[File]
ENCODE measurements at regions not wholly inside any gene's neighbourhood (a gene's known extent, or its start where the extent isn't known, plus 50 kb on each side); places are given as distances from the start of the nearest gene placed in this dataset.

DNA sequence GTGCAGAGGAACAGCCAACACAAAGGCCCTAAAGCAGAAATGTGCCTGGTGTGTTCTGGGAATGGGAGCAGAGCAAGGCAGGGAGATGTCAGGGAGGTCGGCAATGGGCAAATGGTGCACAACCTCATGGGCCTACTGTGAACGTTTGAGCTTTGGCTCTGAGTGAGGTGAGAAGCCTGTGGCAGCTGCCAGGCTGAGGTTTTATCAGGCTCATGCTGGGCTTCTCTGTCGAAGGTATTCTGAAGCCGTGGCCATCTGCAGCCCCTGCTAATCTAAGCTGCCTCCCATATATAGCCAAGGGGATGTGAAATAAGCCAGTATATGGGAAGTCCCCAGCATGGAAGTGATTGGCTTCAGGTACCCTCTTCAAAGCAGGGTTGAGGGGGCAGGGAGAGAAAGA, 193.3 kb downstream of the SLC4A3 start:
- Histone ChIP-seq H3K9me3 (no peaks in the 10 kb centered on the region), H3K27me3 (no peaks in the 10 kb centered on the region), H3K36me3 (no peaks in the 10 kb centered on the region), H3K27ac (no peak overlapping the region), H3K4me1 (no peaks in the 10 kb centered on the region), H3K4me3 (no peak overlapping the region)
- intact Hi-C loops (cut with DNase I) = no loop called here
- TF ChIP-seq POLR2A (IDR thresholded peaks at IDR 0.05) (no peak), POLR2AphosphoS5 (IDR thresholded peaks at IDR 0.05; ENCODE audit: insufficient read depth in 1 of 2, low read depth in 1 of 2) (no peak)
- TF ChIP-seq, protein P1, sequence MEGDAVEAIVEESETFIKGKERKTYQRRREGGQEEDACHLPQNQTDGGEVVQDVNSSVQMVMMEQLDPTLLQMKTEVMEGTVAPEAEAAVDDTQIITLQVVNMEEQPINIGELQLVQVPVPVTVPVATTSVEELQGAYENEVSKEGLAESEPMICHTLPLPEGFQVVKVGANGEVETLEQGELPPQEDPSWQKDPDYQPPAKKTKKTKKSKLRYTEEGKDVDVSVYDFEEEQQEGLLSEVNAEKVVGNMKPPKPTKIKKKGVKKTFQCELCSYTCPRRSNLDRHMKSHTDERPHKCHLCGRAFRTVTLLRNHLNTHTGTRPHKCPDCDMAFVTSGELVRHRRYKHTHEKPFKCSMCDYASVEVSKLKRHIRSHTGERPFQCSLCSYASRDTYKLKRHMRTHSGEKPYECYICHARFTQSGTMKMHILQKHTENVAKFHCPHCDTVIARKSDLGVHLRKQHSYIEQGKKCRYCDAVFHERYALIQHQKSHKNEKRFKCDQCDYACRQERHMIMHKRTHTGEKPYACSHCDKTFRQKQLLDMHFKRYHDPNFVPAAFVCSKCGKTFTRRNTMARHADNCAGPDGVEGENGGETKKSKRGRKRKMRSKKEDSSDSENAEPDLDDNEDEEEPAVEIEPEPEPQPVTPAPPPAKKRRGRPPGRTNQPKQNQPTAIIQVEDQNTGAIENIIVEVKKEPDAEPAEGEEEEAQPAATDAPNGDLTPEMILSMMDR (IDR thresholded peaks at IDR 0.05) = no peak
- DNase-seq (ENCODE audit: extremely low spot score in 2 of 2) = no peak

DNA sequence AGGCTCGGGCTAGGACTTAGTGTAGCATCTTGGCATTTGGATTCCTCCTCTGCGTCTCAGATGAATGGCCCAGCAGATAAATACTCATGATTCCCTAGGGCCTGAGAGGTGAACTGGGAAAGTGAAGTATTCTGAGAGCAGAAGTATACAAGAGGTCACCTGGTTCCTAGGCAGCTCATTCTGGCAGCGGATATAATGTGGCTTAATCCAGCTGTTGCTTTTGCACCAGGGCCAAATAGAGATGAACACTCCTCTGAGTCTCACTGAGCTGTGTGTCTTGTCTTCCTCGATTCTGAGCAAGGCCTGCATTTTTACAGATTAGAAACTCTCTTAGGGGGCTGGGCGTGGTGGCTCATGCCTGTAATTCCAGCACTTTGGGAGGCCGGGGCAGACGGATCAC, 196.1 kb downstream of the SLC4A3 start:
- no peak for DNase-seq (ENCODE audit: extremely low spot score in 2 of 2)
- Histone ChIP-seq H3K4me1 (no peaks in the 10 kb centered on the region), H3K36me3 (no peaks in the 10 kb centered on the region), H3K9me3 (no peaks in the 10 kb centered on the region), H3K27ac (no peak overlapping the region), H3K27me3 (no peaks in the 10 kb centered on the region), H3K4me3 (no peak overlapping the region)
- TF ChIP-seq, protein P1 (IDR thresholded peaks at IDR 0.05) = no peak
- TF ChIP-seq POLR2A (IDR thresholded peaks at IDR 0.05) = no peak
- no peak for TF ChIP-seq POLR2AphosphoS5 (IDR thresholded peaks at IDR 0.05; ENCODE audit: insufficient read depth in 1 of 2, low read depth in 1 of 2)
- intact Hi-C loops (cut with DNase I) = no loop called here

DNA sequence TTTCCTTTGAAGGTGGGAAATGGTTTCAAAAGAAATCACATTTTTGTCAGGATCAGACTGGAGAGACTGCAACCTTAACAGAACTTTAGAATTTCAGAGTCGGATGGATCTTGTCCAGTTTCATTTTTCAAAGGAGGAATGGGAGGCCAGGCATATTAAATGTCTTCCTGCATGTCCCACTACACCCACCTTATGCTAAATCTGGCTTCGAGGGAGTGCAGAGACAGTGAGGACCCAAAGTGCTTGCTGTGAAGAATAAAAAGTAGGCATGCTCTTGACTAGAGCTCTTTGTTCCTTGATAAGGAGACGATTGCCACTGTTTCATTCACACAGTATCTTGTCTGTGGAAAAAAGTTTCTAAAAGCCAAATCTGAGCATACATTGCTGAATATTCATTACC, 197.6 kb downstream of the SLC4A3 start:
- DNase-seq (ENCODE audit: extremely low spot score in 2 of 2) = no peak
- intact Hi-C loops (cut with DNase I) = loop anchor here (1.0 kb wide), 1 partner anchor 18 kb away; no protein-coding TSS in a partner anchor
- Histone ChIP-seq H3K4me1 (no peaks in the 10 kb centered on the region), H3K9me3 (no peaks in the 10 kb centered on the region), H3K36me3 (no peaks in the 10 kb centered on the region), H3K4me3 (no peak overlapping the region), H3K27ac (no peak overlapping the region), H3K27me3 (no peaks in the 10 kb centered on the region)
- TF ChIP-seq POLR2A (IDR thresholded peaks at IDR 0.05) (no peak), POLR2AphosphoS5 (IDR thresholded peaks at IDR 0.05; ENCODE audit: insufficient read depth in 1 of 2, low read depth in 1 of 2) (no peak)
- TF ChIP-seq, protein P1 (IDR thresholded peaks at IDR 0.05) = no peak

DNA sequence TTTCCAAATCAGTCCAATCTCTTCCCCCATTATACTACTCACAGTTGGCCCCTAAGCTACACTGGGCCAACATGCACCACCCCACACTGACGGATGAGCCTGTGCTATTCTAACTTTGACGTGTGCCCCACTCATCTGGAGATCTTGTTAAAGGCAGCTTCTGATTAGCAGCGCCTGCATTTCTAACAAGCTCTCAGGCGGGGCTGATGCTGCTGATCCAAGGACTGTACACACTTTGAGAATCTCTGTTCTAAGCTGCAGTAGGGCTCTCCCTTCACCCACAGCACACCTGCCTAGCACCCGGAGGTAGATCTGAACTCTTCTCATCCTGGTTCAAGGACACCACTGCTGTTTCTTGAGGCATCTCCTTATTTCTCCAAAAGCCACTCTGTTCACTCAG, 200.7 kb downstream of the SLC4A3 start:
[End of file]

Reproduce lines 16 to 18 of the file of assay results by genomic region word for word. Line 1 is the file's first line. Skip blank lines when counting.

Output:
- DNase-seq (ENCODE audit: extremely low spot score in 2 of 2) = no peak
- intact Hi-C loops (cut with DNase I) = loop anchor here (1.0 kb wide), 1 partner anchor 18 kb away; no protein-coding TSS in a partner anchor
- Histone ChIP-seq H3K4me1 (no peaks in the 10 kb centered on the region), H3K9me3 (no peaks in the 10 kb centered on the region), H3K36me3 (no peaks in the 10 kb centered on the region), H3K4me3 (no peak overlapping the region), H3K27ac (no peak overlapping the region), H3K27me3 (no peaks in the 10 kb centered on the region)